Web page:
Wednesday, November 19, 2008

So much for caring about energy prices?

Nothing surprise me from this Government when it comes to avoiding questions in Parliament. The standard response, as we all know, is to say that it would cost too much to answer the question. This is usually preceded by a comment about how records are "not held centrally".

In some cases this is actually a justifiable answer when it is being asked to a department that might have masses of offices around the country. However, what about when you ask the Treasury a simple question of how much the electricity, heating and water bills were for each of the last five years?

You'd think the Treasury, the department responsible for looking after the economy and the books for the country would have the answer to hand and it wouldn't cost them more than the £600 limit for a PQ right?

Yeah yeah, you know what's coming.
Angela Eagle: The information requested in respect of No 11 Downing street is not held centrally and could be obtained only at disproportionate cost.
Yes that is right, the Treasury does not hold records of how much money it spends on electricity, heating and water for the bosses house in Downing Street, and it would cost too much to find out. This raises a couple of interesting questions.
  1. Where the Hell are the bills being filed if not in the bloody Treasury?
  2. How can the Chancellor be expected to be the country's official bookkeeper if he doesn't even know how much keeping the lights on in his home is costing?
  3. How can they claim to be monitoring energy prices when they don't know monitor what they're paying?


Anonymous said...

It wld be interesting to see what respose one got to an FoI request . . .

John Pickworth said...

You see, now this would be a perfect application for one of the Government's cherished databases.

But will they employ one to monitor their own activities? I wouldn't hold your breath.

Anonymous said...

As they claim to be monitoring energy prices, here's another question for them: how come my gas bill has gone up by 15% in the last few months through the ad-hoc application of a "gas transport charge"? No recent increase in gas, (for once), but now I'm being made to pay for them to deliver their product to me, with no corresponding drop in price of the product itself. Have they never factored this into their prices before? And of course, I've also got to pay VAT on that, so no surprise that this squalid government don't give a FF.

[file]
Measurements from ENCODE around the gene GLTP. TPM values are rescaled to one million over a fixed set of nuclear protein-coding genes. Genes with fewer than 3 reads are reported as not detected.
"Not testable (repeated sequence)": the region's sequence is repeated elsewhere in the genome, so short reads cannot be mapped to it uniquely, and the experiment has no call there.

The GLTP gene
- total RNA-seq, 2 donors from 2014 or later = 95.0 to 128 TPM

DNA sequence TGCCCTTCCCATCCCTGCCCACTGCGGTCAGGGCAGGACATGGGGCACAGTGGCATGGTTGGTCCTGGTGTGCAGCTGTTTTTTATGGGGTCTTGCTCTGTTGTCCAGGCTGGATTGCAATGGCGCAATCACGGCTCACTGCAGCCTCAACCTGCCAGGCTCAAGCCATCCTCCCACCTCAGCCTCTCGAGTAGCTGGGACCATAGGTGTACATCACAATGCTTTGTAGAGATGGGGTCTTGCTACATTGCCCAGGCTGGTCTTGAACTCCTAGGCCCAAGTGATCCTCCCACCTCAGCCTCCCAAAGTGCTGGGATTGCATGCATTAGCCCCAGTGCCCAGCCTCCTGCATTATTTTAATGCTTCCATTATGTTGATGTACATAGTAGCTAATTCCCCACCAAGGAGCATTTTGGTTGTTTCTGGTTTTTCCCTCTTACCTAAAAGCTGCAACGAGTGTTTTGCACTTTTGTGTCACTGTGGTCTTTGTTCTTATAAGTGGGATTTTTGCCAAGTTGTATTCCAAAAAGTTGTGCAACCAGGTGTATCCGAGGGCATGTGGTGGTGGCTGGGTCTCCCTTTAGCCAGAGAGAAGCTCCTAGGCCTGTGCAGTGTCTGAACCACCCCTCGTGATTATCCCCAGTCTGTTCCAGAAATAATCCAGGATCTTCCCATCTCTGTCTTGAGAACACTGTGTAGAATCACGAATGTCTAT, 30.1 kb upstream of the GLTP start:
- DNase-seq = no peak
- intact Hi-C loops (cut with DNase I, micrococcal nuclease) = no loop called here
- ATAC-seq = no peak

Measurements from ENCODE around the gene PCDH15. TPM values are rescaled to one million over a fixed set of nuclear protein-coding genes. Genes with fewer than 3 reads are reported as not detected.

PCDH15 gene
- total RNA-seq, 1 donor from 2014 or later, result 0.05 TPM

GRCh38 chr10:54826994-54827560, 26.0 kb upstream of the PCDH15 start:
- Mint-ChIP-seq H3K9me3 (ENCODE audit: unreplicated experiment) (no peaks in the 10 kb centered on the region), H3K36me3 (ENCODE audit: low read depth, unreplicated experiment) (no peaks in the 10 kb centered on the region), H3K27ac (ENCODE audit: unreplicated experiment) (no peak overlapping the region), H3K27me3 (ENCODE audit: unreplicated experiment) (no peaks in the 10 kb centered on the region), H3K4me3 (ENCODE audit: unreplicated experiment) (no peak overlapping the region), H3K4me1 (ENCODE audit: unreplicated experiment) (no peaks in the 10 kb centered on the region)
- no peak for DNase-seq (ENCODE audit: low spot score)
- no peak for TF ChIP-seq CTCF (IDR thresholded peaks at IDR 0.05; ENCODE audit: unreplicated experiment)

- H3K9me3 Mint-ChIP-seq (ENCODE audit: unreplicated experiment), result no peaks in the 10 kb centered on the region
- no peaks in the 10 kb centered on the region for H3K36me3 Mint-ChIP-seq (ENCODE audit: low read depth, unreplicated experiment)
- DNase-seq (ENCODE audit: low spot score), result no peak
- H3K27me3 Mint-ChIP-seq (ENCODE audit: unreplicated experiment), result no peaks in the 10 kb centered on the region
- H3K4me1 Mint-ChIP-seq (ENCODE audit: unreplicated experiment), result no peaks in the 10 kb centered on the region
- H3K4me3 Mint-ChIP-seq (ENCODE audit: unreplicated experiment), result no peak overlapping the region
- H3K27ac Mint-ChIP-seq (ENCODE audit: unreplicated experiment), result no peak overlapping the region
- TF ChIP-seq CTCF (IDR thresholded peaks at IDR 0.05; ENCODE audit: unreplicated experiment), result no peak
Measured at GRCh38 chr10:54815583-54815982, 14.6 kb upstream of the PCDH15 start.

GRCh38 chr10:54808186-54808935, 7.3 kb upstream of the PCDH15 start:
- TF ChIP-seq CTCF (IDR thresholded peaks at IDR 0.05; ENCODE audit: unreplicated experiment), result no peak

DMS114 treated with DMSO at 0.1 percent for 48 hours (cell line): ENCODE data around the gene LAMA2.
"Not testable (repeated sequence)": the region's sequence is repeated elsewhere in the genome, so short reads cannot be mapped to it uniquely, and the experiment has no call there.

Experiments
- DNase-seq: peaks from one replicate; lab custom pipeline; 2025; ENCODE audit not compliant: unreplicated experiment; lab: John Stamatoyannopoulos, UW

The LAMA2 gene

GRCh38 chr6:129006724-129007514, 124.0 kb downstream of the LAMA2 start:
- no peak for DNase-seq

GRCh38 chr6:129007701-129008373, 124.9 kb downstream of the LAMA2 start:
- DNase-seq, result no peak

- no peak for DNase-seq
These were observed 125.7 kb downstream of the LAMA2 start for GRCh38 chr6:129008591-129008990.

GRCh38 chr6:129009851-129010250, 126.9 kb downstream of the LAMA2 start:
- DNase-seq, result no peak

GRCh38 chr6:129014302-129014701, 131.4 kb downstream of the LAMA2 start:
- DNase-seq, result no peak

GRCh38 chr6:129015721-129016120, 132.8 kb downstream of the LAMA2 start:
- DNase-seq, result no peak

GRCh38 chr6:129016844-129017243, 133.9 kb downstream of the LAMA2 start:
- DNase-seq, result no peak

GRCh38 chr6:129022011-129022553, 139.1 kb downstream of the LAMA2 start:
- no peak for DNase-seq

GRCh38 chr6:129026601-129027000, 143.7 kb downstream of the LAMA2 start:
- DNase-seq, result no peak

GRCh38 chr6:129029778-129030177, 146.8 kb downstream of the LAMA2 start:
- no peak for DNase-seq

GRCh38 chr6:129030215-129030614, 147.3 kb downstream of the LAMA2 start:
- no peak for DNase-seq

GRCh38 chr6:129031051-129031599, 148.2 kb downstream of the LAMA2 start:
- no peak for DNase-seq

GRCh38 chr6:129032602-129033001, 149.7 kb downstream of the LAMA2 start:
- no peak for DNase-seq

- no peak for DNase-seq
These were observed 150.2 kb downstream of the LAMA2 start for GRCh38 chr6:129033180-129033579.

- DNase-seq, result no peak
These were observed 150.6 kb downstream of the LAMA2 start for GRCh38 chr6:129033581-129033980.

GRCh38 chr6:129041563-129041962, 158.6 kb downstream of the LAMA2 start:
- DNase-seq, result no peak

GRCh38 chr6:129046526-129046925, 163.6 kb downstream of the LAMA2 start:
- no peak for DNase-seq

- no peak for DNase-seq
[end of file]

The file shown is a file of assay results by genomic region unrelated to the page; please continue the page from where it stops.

Barnacle Bill said...

It just goes to show what a cosseted world our politicians live in.
I would imagine you would be hard pressed to find any MP who knew the price of a loaf of bread, or a pint of milk, but ask them the price of a plasma TV!
The sooner the lot of them were put on the minimum wage with properly accounted for expenses the sooner we might get some sense out of them.

Anonymous said...

The gas, leccy and water bills for No. 11 "aren't held centrally"? What do they do, tear them up and cast the pieces to the four winds?

I find it very hard to believe that the energy bills for the whole of Whitehall, let alone No. 11, aren't held centrally. These are bureaucrats we're talking about, not old Uncle Harry who should really be in a home or something.

Anonymous said...

A very sloppy PQ answer, which deserves to be derided. I'm fairly sure the Treasury should have answered "We don't pay the bills for No 11".

10, 11 and 12 Downing Street were almost completely reconstucted between 1959 and 1961, and I would think that the three buildings share a heating system.

The freehold of all three is recorded in the 2007 edition of the National Asset Register (published on HMT's own website!)
as being held by the Cabient Office so I suspect they now pay the utility bills for the whole block.